Immigration & Diversity news headlines – September 6, 2012


Why does immigration still incite such a reaction? (Stephanie Wilson, ICTC)
Immigration, as ICTC has often argued, is critical to increasing Canada’s productivity and mitigating skills shortages. Despite the historical role it has played in our country’s economic and cultural development, however, immigration as an issue continues to evoke strong reactions from many Canadians. Disappointingly, these are often uninformed and have the potential to do real harm to our continued growth, particularly in a digital economy. Citizenship and Immigration Canada, in its Facts in Canada’s Immigration History, notes that: “Canada is often referred to as a land of immigrants because millions of newcomers have settled here and helped to build and defend our way of life, starting with settlers from France and England.” Canada’s immigration history dates back to 1937. So why, some 75 years later, do so many react so negatively to immigration?

Canadian Parliament could see more South Asian MPs after addition of new seats (Gurinder Gill, Hindustan Times)
Many of the South Asians ridings (constituencies) with heavy population were under represented in terms of population as compared to other ridings. Take the example of Brampton West riding (largely dominated by Indians, especially Punjabis).It is the most populous riding in Canada that is more than four times the size of small ridings in Canada. The Brampton-Mississauga region in Ontario and Surrey-Vancouver in British Columbia have very high concentration of South Asian population but they were not properly represented in the Parliament due to very high population and the vast area of these ridings, so these areas are surely to get additional seats.

Imagining life in “Canada’s Gulags” (Barbara Sapergia, Star Phoenix)
I’m a Saskatchewan writer of fiction and drama. Blood and Salt is my fourth novel. My book recreates one of Canada’s forgotten stories. During World War I, Canada locked up over 8,000 people in camps from British Columbia to Nova Scotia. These camps have been called “Canada’s Gulags.” The majority of the prisoners were Ukrainian immigrants. The government had labelled them “enemy aliens,” because they’d come from Austrian-ruled territories and Canada was at war with Austria. It was also a time of widespread unemployment. Suddenly people who’d been welcomed to Canada as industrial workers and farmers were no longer so welcome.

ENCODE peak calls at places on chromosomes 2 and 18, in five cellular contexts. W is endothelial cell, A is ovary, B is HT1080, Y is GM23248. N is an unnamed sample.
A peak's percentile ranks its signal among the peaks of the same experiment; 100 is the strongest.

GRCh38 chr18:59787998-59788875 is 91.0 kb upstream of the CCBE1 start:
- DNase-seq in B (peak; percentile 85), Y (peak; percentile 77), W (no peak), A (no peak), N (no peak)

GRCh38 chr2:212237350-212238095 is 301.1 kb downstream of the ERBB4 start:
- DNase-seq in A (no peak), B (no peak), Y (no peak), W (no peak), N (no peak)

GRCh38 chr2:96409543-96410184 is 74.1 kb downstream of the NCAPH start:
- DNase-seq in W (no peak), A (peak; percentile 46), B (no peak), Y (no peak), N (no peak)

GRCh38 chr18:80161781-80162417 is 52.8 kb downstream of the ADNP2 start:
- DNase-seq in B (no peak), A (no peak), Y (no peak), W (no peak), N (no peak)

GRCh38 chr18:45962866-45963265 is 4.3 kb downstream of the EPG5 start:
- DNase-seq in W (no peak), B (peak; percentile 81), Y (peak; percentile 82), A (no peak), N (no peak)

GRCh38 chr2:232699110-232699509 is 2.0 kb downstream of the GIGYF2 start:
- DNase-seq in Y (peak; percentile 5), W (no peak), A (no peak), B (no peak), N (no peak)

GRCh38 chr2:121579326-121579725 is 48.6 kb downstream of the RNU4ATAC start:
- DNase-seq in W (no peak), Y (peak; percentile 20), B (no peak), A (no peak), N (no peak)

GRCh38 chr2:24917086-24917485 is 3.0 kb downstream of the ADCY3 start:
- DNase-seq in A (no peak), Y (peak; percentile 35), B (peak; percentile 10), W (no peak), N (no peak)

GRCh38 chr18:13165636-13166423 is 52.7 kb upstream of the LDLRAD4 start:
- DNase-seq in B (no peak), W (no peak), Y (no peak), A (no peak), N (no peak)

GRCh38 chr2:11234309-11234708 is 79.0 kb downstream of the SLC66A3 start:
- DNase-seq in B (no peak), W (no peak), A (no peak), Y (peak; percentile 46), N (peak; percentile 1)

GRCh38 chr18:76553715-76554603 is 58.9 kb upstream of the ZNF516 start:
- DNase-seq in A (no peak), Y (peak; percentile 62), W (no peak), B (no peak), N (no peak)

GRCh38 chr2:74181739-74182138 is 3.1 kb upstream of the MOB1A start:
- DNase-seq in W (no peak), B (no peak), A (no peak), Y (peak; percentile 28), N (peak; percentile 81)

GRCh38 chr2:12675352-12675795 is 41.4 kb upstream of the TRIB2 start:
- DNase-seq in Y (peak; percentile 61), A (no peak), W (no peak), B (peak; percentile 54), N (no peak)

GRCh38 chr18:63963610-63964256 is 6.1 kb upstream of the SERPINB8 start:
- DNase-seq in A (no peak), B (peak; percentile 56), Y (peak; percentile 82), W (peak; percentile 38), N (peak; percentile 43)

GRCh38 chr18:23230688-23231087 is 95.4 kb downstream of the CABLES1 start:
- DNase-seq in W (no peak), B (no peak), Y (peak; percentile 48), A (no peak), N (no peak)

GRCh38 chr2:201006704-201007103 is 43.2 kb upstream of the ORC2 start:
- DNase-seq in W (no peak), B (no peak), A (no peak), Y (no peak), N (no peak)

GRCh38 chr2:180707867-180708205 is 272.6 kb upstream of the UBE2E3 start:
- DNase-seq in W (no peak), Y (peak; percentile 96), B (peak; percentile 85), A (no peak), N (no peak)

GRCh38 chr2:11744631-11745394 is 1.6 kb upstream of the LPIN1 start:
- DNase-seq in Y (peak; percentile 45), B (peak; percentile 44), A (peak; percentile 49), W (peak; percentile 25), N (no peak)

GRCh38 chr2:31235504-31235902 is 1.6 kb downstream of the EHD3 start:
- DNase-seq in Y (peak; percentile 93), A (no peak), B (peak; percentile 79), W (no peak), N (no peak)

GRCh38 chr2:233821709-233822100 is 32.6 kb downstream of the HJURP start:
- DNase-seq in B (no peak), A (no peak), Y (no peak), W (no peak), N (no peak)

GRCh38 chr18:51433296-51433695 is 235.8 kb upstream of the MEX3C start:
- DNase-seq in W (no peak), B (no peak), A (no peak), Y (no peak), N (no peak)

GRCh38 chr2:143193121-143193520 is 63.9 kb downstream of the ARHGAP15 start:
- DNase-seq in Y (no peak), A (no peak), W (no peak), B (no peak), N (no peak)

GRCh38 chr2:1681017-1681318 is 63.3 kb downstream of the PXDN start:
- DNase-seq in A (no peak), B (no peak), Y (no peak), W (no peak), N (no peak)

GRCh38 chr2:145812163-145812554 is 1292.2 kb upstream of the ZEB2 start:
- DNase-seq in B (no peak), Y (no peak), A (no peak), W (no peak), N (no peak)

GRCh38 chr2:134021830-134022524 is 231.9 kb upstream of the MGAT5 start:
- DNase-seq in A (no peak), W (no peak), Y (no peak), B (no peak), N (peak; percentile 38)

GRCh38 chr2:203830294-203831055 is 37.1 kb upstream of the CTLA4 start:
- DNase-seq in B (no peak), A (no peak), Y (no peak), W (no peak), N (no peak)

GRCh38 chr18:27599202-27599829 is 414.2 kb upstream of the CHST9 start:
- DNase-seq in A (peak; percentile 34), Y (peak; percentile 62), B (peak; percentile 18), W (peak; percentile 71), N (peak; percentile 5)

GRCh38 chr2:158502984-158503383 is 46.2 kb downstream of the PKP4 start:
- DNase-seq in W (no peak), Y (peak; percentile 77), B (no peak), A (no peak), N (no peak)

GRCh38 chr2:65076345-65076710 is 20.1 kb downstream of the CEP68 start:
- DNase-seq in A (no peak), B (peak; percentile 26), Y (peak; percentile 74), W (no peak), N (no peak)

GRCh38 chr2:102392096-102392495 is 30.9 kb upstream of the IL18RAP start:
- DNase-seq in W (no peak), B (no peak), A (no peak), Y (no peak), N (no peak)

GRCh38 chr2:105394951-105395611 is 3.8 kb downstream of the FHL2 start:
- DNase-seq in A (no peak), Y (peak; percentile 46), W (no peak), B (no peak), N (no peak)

Celebrating religious diversity in Oshawa ( editorial)
As-salaamu ‘alaikum. (God’s peace be upon you). Local members of the Islamic faith finally have a place to call home in Oshawa with the opening of a 6,000-square-foot mosque near the city’s downtown core. The new Islamic Centre of Oshawa is shiny and new and has been a long time coming for local Muslims. Indeed, it has been a 30-year mission for local members of the faith to move from a converted residential home that served as a mosque in the local congregation’s early days in the late 1970s to this state-of-the-art structure. Imam Shakir Ahmed Pandor is the spiritual leader of the new mosque and is encouraging local outreach among the mosque and its members, and invites local residents to an October open house to learn more about the history of the local mosque and its members, and become more familiar with Islam.–celebrating-religious-diversity-in-oshawa

Multiracial Identity (CBC Metro Morning)
Matt Galloway spoke with Karen Arthurton and Lalo Lorza. They are with St. Stephen’s Community House in Toronto, and are both contributors to a book produced by St. Stephen’s called, “It’s Not all Black and White: Multiracial Youth Speak Out” .

Impacting settlement through urban design (Skills for Change)
Yes, it’s been obvious to many for quite some time that design affects us all. So, knowing this truth, how are we understanding an immigrant’s experience in a new urban space? All cities are different, some more so than others, which means some adjustments are harder to make than others. How does urban design impact settlement? And what could our city do to make an immigrant’s experience in a new city setting something exciting and conducive to success?

Judge reserves decision on Hamilton woman’s deportation (Hamilton Spectator)
Lucene Charles, the mother of four who has been fighting deportation for months, has to wait for yet another federal decision to learn her fate. Charles — along with one of her children, Ajohke, 5 — faced deportation to her native St. Vincent in February but has made several appeals to stay. If she is forced to leave, her other children — three boys with Canadian citizenship through her Canadian ex-husband

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Communications in social services/social change, immigration, diversity & inclusion in Toronto. Wannabe librarian, interested in nonprofit tech innovation.

Communications in social services/social change, immigration, diversity & inclusion in Toronto. Wannabe librarian, interested in nonprofit tech innovation.

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